For Indianapolis artist Shaunt’e Lewis, art is a way to celebrate her culture and ancestors, and recognize the power of a woman, especially a Black woman. In her piece “Madam Queen,” she uses bold lines and colors to portray a powerful and empowered Black woman wearing a head covering – a common subject across her art.
“It not only represents different religions, but also how Black women had to wear headwraps as a representation of enslavement, and how we turned that around and made it into a fashion statement,” she said of the common head scarf motif in her work. “With ‘Madam Queen’ I wanted to show how we can take something so negative and turn it into a positive.”
Shaunt’e, who only began pursuing her art full time in 2021, has already seen significant success in her community, painting a car live at the Indianapolis 500 and having art featured in The New York Times.
“It means quite a bit to me to know that this early on in my career, people believe in me enough to give me the opportunity to showcase my work in a major store like Meijer, and that Meijer supports artists and local communities,” Shaunt’e said. “It’s important for stores like Meijer to represent Black artists and all types of artists because we don’t always get to see ourselves in spaces like this.”
She’s one of three Black Midwestern artists whose artwork will be on limited-edition products available in all Meijer supercenters, as supplies last, through Feb. 26 in honor of Black History Month.
Our team selected the featured art from hundreds of submissions after putting out a call for culturally inspired art in 2021 as part of our ongoing efforts to support underrepresented communities and ensure every customer sees themselves reflected on Meijer shelves. The pieces were selected by our Meijer merchants, after a team member vote.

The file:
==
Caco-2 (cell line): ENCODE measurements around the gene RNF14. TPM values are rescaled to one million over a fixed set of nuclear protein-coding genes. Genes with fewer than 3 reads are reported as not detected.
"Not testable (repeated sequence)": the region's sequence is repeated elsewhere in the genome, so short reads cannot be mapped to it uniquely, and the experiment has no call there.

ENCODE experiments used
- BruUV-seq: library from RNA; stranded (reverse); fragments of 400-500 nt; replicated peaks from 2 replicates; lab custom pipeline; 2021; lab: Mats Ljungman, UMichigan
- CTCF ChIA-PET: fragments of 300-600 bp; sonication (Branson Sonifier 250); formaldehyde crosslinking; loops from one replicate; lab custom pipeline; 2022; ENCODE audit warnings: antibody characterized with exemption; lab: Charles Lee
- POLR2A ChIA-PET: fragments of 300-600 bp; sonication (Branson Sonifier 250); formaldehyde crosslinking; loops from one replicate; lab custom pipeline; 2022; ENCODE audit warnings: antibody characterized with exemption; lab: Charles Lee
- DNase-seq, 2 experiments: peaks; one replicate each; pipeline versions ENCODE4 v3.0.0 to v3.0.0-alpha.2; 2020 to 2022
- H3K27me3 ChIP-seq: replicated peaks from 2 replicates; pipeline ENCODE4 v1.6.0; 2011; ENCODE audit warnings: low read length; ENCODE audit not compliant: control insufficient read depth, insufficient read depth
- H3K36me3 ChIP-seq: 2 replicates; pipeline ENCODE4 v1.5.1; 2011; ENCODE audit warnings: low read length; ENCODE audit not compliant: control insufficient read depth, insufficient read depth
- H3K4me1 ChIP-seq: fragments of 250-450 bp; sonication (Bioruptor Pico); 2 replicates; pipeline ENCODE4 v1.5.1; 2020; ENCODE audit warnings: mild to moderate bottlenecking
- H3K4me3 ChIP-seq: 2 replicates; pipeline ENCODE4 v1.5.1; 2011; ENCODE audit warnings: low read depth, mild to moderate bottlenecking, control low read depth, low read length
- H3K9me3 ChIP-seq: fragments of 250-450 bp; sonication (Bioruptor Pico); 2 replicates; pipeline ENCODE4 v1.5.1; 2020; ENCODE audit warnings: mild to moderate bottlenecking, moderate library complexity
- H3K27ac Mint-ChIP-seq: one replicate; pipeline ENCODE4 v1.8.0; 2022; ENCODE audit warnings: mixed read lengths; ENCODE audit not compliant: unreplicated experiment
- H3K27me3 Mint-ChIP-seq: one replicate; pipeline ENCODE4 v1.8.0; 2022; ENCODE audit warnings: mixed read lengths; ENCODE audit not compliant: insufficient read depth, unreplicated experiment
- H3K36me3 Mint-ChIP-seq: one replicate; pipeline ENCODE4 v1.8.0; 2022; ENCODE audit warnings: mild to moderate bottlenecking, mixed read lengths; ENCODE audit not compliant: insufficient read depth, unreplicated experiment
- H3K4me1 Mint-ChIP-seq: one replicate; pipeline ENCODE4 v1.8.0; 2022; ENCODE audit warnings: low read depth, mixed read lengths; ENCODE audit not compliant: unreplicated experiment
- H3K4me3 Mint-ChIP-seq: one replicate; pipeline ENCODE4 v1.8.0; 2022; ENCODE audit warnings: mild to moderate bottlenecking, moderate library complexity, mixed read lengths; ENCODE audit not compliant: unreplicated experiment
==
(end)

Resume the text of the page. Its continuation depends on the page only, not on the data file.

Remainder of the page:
Shaunt’e grew up creating art but took a long break after high school when she married and began raising her four children. She picked up painting again in 2016 but wasn’t able to devote a lot of time to it until 2020, when the pandemic hit, and she had to figure out a way to keep her hair salon business afloat. The success of her artwork over the past few years empowered her to become a full-time artist and illustrator.
“For someone to choose my artwork and to believe in my artwork, shocked me,” she said. “But I was also proud of myself that I took the big leap and followed my dreams and passions of becoming an artist.”
We’re also glad Shaunt’e decided to take that leap. Learn more about our local artists collection.